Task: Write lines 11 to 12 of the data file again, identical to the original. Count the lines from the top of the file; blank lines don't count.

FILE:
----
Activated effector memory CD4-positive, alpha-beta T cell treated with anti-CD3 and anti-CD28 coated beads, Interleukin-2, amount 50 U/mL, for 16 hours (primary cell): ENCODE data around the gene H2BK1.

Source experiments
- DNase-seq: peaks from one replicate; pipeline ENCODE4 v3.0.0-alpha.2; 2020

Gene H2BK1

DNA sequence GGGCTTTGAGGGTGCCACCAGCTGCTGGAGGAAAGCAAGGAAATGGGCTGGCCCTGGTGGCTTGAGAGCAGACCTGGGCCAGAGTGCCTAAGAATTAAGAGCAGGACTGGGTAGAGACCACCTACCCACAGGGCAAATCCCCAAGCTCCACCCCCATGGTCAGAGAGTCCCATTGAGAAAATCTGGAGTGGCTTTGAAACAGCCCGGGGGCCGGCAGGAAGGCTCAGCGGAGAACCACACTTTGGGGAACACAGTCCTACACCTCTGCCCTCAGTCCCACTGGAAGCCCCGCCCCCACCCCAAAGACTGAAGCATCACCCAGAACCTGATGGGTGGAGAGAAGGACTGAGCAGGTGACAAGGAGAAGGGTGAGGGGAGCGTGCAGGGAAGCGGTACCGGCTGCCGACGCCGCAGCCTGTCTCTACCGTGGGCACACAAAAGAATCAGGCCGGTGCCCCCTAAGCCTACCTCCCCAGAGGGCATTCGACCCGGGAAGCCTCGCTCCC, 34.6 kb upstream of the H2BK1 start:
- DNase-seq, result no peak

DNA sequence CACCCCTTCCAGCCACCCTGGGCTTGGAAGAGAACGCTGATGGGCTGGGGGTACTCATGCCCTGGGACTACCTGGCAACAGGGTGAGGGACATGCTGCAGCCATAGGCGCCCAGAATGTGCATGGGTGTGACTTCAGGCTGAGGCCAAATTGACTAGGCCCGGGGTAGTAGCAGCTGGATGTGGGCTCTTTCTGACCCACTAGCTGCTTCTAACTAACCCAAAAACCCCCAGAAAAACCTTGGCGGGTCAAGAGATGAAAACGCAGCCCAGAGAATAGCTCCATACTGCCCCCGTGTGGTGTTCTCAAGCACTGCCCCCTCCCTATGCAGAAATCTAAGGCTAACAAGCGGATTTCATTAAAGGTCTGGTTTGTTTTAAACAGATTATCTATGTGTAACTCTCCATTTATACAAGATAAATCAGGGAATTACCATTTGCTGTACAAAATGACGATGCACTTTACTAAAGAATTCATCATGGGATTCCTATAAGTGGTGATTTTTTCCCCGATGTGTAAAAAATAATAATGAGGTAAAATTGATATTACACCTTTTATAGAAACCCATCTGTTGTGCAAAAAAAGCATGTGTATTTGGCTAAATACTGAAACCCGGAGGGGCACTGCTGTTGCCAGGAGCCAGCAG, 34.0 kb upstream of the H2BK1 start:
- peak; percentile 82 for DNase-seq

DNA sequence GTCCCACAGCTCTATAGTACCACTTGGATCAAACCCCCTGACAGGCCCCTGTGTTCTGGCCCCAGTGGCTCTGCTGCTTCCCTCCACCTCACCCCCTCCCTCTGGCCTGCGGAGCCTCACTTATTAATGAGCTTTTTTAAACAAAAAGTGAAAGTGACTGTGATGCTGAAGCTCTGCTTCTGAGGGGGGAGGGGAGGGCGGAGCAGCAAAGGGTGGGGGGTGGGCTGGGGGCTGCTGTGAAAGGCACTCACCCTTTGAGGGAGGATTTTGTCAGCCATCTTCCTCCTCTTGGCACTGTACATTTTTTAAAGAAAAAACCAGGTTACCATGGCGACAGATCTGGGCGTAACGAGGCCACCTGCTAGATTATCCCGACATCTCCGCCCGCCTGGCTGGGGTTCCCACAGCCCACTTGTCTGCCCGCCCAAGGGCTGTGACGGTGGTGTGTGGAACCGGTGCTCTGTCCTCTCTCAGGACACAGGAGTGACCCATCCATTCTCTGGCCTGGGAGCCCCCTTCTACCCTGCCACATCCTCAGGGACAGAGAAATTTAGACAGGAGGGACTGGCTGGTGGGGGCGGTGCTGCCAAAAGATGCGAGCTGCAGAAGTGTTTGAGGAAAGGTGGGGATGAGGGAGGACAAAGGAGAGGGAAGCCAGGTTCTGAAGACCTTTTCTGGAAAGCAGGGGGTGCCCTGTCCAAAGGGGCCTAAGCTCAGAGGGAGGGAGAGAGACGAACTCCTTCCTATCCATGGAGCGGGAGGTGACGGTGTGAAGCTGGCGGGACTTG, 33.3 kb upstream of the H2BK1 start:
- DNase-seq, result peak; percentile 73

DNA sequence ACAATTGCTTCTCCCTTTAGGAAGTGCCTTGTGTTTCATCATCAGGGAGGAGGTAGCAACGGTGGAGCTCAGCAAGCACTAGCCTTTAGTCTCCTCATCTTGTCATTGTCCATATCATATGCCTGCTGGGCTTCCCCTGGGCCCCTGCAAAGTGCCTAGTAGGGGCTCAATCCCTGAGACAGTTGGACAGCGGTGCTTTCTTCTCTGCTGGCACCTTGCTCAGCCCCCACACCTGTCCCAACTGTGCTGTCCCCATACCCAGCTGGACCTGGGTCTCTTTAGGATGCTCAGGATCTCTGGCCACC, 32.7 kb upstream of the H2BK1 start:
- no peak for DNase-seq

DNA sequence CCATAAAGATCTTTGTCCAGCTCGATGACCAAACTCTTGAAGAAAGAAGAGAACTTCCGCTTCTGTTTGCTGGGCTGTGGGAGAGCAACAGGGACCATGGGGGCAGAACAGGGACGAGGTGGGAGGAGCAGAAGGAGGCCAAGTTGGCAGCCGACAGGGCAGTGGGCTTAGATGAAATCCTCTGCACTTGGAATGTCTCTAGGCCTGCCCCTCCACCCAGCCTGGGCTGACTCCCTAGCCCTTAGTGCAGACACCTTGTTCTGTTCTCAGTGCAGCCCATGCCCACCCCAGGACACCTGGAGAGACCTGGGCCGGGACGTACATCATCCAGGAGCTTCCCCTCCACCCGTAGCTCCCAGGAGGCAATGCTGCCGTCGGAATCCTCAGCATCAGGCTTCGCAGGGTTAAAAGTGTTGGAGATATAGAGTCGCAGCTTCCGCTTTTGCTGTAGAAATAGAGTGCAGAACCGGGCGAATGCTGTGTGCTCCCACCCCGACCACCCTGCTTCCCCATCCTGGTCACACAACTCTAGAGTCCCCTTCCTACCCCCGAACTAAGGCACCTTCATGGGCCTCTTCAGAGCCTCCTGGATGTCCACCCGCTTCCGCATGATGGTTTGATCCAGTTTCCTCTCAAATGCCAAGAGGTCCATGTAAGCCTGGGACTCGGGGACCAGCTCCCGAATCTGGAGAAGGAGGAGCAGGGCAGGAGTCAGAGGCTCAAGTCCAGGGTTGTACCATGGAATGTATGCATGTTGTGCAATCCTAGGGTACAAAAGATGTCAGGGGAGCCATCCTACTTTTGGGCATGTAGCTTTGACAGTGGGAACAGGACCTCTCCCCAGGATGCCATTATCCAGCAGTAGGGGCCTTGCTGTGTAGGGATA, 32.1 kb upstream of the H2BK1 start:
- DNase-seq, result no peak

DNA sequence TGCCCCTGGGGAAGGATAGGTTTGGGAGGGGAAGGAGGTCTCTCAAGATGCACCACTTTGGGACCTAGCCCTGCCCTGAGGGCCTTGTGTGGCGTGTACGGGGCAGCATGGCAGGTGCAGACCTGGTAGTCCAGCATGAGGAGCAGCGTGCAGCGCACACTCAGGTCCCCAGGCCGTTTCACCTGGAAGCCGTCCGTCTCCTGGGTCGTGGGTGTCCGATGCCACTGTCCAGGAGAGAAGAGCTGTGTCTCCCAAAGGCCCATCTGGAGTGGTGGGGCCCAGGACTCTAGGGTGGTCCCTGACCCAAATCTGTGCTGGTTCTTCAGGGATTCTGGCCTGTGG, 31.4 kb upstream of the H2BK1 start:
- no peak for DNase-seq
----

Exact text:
DNA sequence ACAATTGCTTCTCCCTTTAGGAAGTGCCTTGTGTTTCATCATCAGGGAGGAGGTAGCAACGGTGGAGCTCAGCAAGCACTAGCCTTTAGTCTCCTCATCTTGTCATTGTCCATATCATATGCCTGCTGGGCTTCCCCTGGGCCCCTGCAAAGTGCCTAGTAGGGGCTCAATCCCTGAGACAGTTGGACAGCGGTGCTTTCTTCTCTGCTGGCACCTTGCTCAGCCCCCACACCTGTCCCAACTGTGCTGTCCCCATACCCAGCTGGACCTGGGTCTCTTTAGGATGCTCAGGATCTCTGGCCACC, 32.7 kb upstream of the H2BK1 start:
- no peak for DNase-seq